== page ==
It's easy to forget about vaginal health, but the last thing any woman wants is an unhealthy vagina. If you see these warning signs, it's time to make a change.
Vaginas. About half the world has one.
Yet, we're still squeamish when we talk about them.
Talking about your vaginal health can be uncomfortable, even with your doctor.
However, the sooner you are comfortable talking about your vagina to anyone really, the easier it'll be to discuss any health concerns you have about it.
Vaginas are amazing body parts. They regulate their yeast levels and pretty much clean themselves.
Even if you follow all the best practices to cleaning "down there," you can still end up with a vaginal infection. In this article, we'll discuss 5 warning signs that something's wrong with your vaginal health.
Dryness or Irritation
Bacteria need warm, damp places to thrive. Having a dry vagina is not helping those bacteria out.
Many factors can contribute to a dry vagina. These include external irritants, anxiety, hormonal changes, and medication.
Dryness can lead to vaginal irritation. You might feel a burning or itching sensation if your vagina is dry for too long.
Itching typically means you have an infection. If the itching persists for more than a day, schedule an appointment with your OB/GYN.
When you have a vagina, you know it has a scent all its own. But how can you tell if it's the smell is healthy or not?
A fishy smell combined with extra-clear vaginal discharge can be a sign of bacterial vaginosis (BV). BV occurs when bacteria grow too much in the vagina and causes a pH imbalance.
BV is a common occurrence in women. The CDC estimates that approximately 29.2% of women between 19 and 49 will get BV at some point in their life.
The good news is BV is easily treated with a round of antibiotics from your gynecologist.
Most women know how their vaginal discharge changes throughout their menstrual cycle. It typically ranges from clear to milky-white.
A change in the color of your discharge is a strong indication that your vagina is trying to restore balance or there's an infection.
Red or brown discharge on days other than immediately following your period can be an indication of cervical cancer. If you notice this color discharge, schedule an appointment with your OB/GYN.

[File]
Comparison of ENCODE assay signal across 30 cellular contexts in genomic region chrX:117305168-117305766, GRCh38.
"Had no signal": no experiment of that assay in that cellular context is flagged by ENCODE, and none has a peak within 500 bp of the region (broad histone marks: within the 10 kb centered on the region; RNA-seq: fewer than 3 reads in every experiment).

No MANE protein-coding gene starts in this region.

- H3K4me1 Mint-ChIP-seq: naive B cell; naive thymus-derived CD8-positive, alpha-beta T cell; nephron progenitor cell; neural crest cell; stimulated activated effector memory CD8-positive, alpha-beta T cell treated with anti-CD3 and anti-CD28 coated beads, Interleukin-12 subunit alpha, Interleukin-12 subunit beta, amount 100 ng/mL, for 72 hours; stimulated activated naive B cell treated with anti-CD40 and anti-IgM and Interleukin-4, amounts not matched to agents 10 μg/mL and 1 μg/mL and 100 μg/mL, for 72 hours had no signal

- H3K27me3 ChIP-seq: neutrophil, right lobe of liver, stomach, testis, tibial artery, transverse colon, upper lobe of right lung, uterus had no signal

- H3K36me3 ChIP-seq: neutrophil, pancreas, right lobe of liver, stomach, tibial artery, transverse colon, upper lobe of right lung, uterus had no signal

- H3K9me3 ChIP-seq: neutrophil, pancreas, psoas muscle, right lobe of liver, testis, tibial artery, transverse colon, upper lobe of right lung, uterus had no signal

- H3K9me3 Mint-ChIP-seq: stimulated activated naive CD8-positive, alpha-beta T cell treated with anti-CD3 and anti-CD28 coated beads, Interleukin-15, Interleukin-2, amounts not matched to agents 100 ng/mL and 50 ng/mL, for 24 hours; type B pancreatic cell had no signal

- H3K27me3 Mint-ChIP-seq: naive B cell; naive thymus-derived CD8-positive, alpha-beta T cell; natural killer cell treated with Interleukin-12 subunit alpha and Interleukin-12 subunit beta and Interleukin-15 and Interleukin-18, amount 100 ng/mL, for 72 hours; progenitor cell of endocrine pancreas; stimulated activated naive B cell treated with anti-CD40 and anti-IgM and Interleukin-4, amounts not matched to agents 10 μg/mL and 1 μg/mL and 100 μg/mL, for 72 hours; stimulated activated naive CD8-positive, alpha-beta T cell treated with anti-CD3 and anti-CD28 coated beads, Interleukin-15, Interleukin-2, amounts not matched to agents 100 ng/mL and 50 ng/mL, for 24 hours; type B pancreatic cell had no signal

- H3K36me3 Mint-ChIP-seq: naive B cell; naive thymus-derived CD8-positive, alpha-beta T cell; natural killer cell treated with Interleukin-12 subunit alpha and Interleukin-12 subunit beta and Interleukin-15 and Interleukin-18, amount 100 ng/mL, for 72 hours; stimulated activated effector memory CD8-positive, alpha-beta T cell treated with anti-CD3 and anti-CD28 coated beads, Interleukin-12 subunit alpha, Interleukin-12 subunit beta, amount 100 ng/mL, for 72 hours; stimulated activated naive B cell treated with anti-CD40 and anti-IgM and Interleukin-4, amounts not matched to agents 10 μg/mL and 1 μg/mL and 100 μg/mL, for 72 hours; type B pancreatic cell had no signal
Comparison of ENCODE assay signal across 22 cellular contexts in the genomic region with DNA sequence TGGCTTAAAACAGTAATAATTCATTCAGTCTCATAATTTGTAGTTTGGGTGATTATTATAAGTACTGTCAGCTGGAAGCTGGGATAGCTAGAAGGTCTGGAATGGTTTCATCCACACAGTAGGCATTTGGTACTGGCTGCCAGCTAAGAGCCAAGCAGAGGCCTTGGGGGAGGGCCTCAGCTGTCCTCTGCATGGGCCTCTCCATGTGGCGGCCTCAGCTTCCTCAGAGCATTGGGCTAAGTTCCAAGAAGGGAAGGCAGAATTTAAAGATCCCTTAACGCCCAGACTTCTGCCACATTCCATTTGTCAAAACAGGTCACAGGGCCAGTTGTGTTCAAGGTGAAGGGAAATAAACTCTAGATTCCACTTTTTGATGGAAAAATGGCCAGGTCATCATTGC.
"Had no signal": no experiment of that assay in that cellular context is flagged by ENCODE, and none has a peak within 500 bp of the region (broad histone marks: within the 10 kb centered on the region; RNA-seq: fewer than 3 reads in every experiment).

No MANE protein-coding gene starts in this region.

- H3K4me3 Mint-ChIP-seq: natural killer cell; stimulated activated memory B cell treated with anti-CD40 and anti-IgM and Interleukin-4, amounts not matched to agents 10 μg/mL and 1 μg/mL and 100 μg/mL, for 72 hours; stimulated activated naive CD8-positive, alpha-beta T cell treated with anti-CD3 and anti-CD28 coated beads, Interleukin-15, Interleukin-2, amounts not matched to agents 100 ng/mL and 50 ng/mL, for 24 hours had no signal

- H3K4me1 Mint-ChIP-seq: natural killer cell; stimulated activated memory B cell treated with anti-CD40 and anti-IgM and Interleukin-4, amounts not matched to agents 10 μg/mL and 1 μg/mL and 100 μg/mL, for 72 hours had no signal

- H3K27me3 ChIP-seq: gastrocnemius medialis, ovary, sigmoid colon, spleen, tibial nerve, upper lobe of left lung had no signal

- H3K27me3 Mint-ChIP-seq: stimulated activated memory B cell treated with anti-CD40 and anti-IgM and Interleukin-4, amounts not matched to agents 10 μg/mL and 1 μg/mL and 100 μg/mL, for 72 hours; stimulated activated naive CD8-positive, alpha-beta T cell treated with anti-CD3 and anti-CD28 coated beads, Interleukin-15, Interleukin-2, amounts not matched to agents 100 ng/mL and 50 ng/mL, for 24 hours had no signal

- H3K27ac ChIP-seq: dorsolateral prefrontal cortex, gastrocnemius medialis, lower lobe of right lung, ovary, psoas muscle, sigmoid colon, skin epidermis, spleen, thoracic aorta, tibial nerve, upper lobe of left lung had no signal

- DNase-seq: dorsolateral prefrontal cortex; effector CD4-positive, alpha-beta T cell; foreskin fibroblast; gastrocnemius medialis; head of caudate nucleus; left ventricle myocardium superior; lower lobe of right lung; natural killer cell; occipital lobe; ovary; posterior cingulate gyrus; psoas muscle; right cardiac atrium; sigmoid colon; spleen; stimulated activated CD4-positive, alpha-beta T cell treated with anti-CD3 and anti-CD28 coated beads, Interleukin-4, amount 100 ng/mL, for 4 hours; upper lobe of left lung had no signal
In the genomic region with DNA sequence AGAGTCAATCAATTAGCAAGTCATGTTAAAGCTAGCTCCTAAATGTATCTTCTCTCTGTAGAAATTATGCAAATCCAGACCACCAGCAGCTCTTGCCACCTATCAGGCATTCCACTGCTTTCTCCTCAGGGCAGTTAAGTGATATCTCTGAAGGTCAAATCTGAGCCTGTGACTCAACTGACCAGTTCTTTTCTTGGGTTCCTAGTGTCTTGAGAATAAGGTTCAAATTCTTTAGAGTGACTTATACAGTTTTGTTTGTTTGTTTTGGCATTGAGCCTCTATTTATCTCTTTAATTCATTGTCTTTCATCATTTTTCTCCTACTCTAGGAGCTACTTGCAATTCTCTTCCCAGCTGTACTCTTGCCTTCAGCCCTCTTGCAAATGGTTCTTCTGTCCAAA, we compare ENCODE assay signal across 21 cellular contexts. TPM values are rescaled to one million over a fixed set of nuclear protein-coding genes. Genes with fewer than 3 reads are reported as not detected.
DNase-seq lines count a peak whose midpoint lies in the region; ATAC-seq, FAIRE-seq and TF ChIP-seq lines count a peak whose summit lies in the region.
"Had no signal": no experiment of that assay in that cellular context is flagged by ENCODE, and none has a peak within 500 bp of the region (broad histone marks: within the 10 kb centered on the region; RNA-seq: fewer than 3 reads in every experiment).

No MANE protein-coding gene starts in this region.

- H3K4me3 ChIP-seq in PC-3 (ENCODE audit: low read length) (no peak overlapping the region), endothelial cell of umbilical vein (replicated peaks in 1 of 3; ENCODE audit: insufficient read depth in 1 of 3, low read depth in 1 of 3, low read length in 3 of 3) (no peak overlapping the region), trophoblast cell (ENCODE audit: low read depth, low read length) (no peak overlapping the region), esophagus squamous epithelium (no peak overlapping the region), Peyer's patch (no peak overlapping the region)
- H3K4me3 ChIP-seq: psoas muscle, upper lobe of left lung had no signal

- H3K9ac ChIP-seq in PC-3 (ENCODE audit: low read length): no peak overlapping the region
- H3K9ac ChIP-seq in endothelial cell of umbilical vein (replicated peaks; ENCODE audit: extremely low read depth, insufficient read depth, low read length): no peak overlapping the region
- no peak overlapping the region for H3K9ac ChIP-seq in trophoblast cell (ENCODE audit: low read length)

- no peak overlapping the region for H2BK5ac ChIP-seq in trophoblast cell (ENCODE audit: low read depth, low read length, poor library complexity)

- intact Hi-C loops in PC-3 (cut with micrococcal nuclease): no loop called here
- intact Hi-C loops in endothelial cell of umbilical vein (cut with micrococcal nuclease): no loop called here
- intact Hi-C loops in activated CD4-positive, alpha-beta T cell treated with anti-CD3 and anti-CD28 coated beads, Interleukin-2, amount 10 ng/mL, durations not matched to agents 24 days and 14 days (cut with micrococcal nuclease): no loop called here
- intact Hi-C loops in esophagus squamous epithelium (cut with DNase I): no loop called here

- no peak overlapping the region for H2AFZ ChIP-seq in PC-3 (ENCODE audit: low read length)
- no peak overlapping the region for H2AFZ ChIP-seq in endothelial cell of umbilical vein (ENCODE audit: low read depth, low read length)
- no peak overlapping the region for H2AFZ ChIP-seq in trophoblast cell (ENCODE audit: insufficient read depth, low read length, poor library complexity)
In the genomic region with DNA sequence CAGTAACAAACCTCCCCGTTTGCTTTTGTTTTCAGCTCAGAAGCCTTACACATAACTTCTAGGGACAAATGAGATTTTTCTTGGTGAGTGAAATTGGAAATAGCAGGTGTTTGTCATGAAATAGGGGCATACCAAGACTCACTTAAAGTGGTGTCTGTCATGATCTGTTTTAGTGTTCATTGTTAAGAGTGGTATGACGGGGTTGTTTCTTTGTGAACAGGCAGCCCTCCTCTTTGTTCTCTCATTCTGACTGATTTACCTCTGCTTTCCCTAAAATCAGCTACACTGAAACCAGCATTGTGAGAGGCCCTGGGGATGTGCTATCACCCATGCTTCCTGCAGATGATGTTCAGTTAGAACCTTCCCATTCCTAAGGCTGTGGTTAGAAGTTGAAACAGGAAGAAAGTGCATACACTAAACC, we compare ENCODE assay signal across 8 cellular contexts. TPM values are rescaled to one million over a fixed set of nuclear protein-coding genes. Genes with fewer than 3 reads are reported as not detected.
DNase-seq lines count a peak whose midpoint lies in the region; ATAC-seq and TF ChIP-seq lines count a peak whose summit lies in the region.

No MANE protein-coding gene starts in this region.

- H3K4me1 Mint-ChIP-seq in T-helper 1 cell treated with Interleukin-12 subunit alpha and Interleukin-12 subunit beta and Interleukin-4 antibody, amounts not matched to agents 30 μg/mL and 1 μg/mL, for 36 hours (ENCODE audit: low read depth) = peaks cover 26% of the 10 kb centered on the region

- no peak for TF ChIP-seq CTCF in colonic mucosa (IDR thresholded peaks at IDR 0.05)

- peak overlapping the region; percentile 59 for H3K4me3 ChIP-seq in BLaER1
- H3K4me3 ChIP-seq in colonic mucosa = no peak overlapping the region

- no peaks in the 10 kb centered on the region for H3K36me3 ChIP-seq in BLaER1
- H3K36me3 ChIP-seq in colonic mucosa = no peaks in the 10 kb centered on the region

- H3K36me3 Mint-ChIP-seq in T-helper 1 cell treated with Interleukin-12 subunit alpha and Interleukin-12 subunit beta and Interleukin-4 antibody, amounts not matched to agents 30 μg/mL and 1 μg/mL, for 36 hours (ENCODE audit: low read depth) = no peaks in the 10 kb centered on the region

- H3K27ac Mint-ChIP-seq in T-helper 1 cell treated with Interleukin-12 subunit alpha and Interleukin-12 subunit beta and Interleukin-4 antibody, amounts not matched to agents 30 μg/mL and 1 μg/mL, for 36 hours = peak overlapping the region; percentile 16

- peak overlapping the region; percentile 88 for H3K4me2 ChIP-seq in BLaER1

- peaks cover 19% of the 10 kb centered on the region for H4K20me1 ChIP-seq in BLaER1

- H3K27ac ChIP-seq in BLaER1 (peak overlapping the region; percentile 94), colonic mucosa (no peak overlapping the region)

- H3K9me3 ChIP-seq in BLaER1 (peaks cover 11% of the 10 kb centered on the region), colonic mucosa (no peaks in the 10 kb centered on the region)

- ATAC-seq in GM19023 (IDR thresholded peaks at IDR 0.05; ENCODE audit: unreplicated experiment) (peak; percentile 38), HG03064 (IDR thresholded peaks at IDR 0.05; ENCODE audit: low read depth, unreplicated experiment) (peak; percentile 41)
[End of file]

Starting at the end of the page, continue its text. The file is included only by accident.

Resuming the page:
Yellow or thick white discharge is usually just a sign of BV which is cured with a round of antibiotics.
If you seem to always have an infection, that means it's time to start paying attention to your vaginal health.
When you move from a yeast infection to a UTI to a bacterial infection, your vagina doesn't get the chance to recuperate.
This means it's time to give your vagina a break. You can do this by having sex for a few weeks, overhauling your diet for a healthy one, or finding ways to destress your life.
As a general rule of thumb, when the rest of your body feels happy and healthy, so does your vagina.
An early sign of vaginal cancer is a bump on your outer vagina.
A bump might start out as a mole and change texture and color to form a hard bump. You'll typically notice it near the clitoris, but bumps can still form elsewhere around the vagina.
If you notice a bump that's dark in color or one that's hard and red or pink, ask your gynecologist to check it out.
Improve Your Vaginal Health!
For the most part, your vagina is great at taking care of itself. Only occasionally does it need some help in the form of antibiotics or extra TLC.
Your everyday activities can help your vaginal health. Wearing cotton underwear, using all natural feminine products, and not using harsh chemicals on your vagina will help it regulate itself.